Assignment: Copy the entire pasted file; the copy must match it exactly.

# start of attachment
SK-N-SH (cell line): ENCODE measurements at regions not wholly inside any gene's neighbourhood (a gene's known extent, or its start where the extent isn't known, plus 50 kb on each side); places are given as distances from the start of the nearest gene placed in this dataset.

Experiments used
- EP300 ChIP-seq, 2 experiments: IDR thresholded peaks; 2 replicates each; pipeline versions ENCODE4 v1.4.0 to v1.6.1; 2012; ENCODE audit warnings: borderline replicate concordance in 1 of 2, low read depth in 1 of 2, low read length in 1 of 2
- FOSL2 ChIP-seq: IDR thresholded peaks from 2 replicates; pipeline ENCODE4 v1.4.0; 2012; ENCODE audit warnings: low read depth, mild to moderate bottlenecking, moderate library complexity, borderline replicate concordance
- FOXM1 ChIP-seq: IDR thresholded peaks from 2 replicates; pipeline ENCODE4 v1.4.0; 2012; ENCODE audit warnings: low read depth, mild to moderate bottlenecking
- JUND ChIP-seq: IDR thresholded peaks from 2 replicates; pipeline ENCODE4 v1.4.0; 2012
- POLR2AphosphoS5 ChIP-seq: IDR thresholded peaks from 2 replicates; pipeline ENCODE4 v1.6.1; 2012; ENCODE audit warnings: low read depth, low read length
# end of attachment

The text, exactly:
SK-N-SH (cell line): ENCODE measurements at regions not wholly inside any gene's neighbourhood (a gene's known extent, or its start where the extent isn't known, plus 50 kb on each side); places are given as distances from the start of the nearest gene placed in this dataset.

Experiments used
- EP300 ChIP-seq, 2 experiments: IDR thresholded peaks; 2 replicates each; pipeline versions ENCODE4 v1.4.0 to v1.6.1; 2012; ENCODE audit warnings: borderline replicate concordance in 1 of 2, low read depth in 1 of 2, low read length in 1 of 2
- FOSL2 ChIP-seq: IDR thresholded peaks from 2 replicates; pipeline ENCODE4 v1.4.0; 2012; ENCODE audit warnings: low read depth, mild to moderate bottlenecking, moderate library complexity, borderline replicate concordance
- FOXM1 ChIP-seq: IDR thresholded peaks from 2 replicates; pipeline ENCODE4 v1.4.0; 2012; ENCODE audit warnings: low read depth, mild to moderate bottlenecking
- JUND ChIP-seq: IDR thresholded peaks from 2 replicates; pipeline ENCODE4 v1.4.0; 2012
- POLR2AphosphoS5 ChIP-seq: IDR thresholded peaks from 2 replicates; pipeline ENCODE4 v1.6.1; 2012; ENCODE audit warnings: low read depth, low read length